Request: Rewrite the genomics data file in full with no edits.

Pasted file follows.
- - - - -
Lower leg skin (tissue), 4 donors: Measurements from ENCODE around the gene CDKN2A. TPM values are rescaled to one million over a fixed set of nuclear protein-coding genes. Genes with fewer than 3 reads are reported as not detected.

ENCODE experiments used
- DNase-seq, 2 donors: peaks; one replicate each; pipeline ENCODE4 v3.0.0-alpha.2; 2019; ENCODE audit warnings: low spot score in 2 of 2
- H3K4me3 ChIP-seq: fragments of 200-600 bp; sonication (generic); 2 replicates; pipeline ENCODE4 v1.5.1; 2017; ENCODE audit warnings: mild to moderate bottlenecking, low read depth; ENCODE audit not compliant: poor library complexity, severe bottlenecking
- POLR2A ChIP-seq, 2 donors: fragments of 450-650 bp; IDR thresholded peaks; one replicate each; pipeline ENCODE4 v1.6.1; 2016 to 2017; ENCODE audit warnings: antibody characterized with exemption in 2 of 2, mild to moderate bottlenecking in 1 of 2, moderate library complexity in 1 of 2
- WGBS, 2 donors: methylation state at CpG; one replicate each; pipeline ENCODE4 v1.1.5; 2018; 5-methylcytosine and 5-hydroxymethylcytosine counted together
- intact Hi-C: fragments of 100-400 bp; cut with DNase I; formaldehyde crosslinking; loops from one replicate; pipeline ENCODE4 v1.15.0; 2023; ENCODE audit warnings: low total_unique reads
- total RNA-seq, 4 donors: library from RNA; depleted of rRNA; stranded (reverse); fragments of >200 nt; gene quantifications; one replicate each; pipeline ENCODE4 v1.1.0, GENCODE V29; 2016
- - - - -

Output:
Lower leg skin (tissue), 4 donors: Measurements from ENCODE around the gene CDKN2A. TPM values are rescaled to one million over a fixed set of nuclear protein-coding genes. Genes with fewer than 3 reads are reported as not detected.

ENCODE experiments used
- DNase-seq, 2 donors: peaks; one replicate each; pipeline ENCODE4 v3.0.0-alpha.2; 2019; ENCODE audit warnings: low spot score in 2 of 2
- H3K4me3 ChIP-seq: fragments of 200-600 bp; sonication (generic); 2 replicates; pipeline ENCODE4 v1.5.1; 2017; ENCODE audit warnings: mild to moderate bottlenecking, low read depth; ENCODE audit not compliant: poor library complexity, severe bottlenecking
- POLR2A ChIP-seq, 2 donors: fragments of 450-650 bp; IDR thresholded peaks; one replicate each; pipeline ENCODE4 v1.6.1; 2016 to 2017; ENCODE audit warnings: antibody characterized with exemption in 2 of 2, mild to moderate bottlenecking in 1 of 2, moderate library complexity in 1 of 2
- WGBS, 2 donors: methylation state at CpG; one replicate each; pipeline ENCODE4 v1.1.5; 2018; 5-methylcytosine and 5-hydroxymethylcytosine counted together
- intact Hi-C: fragments of 100-400 bp; cut with DNase I; formaldehyde crosslinking; loops from one replicate; pipeline ENCODE4 v1.15.0; 2023; ENCODE audit warnings: low total_unique reads
- total RNA-seq, 4 donors: library from RNA; depleted of rRNA; stranded (reverse); fragments of >200 nt; gene quantifications; one replicate each; pipeline ENCODE4 v1.1.0, GENCODE V29; 2016